Of course, dying in a slower, more painful manner than previously believed does nothing to diminish the witness of Dietrich Bonhoeffer, or to enhance it- a martyr's death cannot be quantified in that way. It is well attested by his fellow prisoners that right up until the time he was removed from the school in Schönberg, where they were being kept after their arduous and bizarre odyssey over the back roads of parts of rural Germany, even as he was being led away, that Pastor Bonhoeffer was composed and serene, even leading services on the Sunday, 8 April, the Sunday following Easter.
It bears noting that the footnote cited by Clements appeared in a work published twenty years ago and has not resulted in a serious revision of Bonhoeffer's last moments. Just taking the footnote at face value, it cites a Danish prisoner being held at the Flossenbürg camp, "L. F. Mogenson," as the source for the fact that "the executions of Admiral Canaris and his group were drawn out from 6 a.m. until almost noon." The assertion that the doctor, whose job sounded utterly evil, even more evil than that of the executioners, "could not have seen Bonhoeffer kneeling in his cell, neither could Bonhoeffer have said a prayer before his execution and then climbed the steps to the gallows. There were no steps" is not, at least not in the footnote (I have no idea what the main text relays), well-attested.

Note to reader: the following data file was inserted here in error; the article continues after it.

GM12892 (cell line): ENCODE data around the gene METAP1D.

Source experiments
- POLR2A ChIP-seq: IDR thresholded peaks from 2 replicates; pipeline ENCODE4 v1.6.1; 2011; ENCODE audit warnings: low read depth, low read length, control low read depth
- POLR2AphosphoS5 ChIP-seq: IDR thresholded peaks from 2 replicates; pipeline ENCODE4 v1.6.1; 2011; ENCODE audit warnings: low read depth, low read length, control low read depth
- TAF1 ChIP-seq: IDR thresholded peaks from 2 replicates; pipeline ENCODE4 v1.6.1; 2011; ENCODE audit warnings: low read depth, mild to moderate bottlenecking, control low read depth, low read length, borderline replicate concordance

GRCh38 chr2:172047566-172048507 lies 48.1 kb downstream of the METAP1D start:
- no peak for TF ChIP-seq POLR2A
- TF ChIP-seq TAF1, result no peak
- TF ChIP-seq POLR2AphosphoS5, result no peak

It does seem that the dubious nature of the testimony surrounding Bonhoeffer's last moments was taken into account by Schlingensiepen, who cites none of these when writing about Bonhoeffer's execution:
During the morning hours of 9 April, Wilhelm Canaris, Hans Oster, his colleagues, Theodor Strünck and Ludwig Gehre, Karl Sack, and Dietrich Bonhoeffer were hanged and cremated. Friedrich von Rabenau was to follow them a few days later. Their ashes, together with those of many thousands of other victims of Hitler's regime, form the now grass grown pyramid in the middle of the former concentration camp at FlossenbürgHere is something that is authentically from Bonhoeffer, a short commentary on Romans 13:1-7, which applies to governments: "No authority can legitimately interpret Paul's words as a divine justification of its existence... Those in authority... could never interpret it as a divine authorization of their conduct in office."